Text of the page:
Nearly two years after the planning process for its redevelopment went public, city officials last week unveiled a new playground and reading garden at Northam Park.

Amid evening temperatures that hovered near 90 degrees, the area just outside Upper Arlington Public Library's main branch was bustling with activity July 19.

The heat didn't seem to matter to the children who climbed and crawled throughout the park's new playground or who blew bubbles at a newly created reading garden nearby.

And while children played, a number of parents voiced their approval.

"I love it," said Vivian Schueller of Upper Arlington, whose 4- and 1-year-old children tried out playground features. "I like that it's closer to this area (by the library), and I like that there's a little-kids playground and a big-kids playground. There are more activities than before."

What started as a plan presented in August 2015 to bring $14 million in upgrades to the park, including drainage work and the relocation of clay tennis courts, was scaled back to a "first-phase" project to reconstruct Tremont Pool, build a new playground and install a reading garden.

The approximately $4.152 million pool was opened June 10.

After heavy storms washed out the planned July 12 unveiling of the $1.4 million playground and reading garden, they were officially opened July 19.

Upper Arlington Capital Projects Manager Alan McKnight said the new playground is designed to provide a range of recreation options for children of varying ages.

"The younger area has wood mulch and nature elements," he said. "As you work your way south, the equipment becomes a little more challenging.

"There's a rubberized surface under some of the bigger elements. That's a safety surface so when you do take a tumble, it absorbs that impact."

Although not fully accessible to children with physical disabilities, McKnight said, the playground was designed with those issues in mind. He noted the rubberized surface and a ramp leading to the larger of two treehouses, as well as a nature hunt that encourages guests to find animal designs throughout the playground, were incorporated into the design to help ensure children of all levels of ability could find places to play and interact with others.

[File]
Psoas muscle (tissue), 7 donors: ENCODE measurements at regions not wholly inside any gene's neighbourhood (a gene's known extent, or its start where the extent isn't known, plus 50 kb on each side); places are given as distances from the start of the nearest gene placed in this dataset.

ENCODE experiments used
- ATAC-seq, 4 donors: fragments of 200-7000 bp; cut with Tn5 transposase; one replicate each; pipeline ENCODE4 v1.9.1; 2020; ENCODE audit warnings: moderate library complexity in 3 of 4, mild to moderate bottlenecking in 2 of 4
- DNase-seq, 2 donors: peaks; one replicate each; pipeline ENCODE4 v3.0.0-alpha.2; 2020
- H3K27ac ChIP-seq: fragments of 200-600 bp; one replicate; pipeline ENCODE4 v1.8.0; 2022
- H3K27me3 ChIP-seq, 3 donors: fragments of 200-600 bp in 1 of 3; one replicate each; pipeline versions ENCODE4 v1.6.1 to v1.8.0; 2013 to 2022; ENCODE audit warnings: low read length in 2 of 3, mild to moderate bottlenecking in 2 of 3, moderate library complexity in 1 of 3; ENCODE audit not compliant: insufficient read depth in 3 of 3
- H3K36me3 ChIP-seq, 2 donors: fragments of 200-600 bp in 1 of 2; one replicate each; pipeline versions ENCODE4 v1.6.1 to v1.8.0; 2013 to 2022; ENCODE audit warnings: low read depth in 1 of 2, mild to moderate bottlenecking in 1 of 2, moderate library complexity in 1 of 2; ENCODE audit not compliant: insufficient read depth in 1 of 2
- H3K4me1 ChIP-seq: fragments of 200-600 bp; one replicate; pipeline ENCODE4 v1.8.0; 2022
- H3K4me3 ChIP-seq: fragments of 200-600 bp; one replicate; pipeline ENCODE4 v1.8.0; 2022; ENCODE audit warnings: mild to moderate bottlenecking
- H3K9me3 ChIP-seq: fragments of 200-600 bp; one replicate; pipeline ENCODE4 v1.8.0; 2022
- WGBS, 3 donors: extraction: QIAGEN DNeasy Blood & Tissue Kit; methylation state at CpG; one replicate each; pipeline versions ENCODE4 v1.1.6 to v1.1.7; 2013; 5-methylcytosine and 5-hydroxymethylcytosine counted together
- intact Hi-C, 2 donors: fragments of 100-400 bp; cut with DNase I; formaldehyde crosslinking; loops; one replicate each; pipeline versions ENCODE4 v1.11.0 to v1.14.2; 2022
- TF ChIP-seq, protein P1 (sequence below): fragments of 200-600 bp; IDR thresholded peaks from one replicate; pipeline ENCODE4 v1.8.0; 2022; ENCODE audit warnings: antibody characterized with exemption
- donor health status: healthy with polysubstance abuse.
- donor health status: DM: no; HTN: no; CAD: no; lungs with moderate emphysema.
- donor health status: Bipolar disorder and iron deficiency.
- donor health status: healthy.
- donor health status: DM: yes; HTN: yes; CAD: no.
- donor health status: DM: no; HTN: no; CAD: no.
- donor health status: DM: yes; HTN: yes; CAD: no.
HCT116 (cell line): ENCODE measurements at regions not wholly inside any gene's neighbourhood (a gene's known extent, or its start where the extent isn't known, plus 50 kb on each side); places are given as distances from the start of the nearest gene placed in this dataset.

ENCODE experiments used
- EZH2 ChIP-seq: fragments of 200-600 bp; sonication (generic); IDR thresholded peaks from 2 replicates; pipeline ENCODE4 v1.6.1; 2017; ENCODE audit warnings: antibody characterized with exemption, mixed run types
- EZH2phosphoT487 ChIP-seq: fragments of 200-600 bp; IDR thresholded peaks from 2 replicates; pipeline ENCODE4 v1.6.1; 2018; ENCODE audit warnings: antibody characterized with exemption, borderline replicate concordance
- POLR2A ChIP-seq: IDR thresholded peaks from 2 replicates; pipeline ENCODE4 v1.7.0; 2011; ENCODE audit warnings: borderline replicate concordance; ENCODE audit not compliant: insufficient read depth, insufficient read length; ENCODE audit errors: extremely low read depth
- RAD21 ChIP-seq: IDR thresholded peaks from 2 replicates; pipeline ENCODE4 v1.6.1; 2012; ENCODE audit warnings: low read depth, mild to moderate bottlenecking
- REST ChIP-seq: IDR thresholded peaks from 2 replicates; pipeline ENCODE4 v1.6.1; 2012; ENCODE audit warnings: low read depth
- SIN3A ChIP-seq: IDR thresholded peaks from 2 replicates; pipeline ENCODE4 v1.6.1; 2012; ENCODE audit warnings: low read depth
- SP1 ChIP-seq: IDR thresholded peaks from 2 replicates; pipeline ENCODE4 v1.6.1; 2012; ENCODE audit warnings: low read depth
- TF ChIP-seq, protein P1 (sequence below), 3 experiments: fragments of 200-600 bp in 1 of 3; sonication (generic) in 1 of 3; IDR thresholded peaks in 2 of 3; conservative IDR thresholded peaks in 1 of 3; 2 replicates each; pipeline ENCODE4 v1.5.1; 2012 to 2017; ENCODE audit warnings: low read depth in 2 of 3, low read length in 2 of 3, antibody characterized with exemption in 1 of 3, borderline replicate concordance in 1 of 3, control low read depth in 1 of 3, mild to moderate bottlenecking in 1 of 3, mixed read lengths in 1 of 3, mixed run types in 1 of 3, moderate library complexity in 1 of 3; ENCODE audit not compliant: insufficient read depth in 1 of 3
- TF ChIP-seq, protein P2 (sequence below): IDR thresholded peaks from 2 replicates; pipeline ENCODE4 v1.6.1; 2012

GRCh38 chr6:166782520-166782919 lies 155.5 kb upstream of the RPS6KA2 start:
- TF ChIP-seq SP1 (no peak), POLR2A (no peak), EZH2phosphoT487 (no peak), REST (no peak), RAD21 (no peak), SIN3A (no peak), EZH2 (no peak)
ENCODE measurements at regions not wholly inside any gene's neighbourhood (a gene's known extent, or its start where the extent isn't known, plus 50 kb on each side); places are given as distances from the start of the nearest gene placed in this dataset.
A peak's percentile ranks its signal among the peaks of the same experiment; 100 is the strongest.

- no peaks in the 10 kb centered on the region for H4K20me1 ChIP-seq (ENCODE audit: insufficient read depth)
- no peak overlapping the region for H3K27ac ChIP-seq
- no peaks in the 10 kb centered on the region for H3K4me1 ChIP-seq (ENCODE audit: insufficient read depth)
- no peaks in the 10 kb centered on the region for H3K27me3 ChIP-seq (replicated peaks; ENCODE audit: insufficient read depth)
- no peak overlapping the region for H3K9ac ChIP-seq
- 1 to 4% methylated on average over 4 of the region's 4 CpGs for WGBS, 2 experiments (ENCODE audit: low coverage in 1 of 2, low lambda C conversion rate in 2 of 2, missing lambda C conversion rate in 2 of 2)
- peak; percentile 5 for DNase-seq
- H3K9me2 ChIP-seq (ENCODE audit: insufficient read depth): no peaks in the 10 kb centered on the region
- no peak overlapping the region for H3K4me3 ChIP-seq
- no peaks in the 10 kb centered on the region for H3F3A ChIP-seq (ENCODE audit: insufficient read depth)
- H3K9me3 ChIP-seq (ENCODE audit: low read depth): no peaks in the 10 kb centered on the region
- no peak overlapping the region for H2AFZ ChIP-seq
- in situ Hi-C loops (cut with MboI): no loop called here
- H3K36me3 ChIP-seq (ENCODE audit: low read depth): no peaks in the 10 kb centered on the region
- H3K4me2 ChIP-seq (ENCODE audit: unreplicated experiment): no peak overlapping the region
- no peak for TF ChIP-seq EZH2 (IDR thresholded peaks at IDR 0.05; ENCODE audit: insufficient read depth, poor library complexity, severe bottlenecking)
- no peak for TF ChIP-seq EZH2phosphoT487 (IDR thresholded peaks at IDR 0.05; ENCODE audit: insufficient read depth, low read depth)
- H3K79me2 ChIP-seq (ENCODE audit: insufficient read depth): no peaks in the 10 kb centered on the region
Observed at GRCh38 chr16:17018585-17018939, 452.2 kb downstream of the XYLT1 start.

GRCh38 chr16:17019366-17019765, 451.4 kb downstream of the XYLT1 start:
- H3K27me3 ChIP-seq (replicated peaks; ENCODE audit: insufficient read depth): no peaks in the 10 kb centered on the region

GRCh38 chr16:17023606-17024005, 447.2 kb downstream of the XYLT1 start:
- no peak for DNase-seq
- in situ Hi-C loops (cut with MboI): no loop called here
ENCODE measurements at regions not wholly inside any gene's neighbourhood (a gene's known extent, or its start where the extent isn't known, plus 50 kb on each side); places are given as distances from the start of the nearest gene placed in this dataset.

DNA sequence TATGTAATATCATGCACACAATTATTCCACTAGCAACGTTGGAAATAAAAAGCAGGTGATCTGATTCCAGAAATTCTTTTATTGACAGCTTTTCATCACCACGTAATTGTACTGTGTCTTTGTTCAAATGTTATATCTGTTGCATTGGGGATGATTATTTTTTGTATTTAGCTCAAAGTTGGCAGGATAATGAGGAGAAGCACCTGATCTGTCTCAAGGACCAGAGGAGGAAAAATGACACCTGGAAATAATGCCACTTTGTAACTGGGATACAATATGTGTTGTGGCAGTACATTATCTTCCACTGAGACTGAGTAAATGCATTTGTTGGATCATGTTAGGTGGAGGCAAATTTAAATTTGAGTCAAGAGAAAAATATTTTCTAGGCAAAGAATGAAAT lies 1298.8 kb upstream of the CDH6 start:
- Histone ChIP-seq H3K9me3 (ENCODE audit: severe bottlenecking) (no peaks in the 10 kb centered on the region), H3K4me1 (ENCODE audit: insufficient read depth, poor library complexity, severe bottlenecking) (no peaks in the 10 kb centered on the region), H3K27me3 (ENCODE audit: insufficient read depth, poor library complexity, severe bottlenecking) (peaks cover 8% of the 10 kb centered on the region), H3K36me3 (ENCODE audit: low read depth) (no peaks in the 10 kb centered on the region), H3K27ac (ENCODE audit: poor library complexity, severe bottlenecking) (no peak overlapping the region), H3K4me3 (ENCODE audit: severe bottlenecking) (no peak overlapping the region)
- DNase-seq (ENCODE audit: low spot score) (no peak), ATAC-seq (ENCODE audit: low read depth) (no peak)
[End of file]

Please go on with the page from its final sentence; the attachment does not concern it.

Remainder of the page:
Accessibility was a recurrent concern of some who opposed the park's redevelopment, in addition to questions about the costs of the work and the use of a portion of voter-approved income taxes to fund it.

But Kyle Evans, whose 3-year-old son, Austin, has spina bifida and often uses a wheelchair, said designers did a good job of creating a play space for those with physical limitations.

"(Austin) loved it," Evans said. "He was in a place where he was able to be free and go play and not be in a specific spot.

"We have a lot of places in Columbus where he can do that, but in Upper Arlington, there were not a lot of spots where he could do that. Mulch is a really tough thing to navigate a wheelchair through, but my son was able to wheel up the rubberized surface to the big treehouse by himself."

Evans estimated the park is about 60 percent accessible to those with disabilities.

"To have a truly, fully accessible playground is a hard thing to do, but I think they did a good job," he said. "My son was everywhere, with the exception of the mulch.

"It's fun to know that playground is a place for him to go and be around other kids."

As for the reading garden, McKnight noted it includes a table and seating for people of all ages to relax or enjoy books from the library.

The area also features three sculptures created by the late Alfred Tibor.

"We're just excited about the project," McKnight said. "We're happy we got it open and look forward to the community enjoying it for a lot of years to come."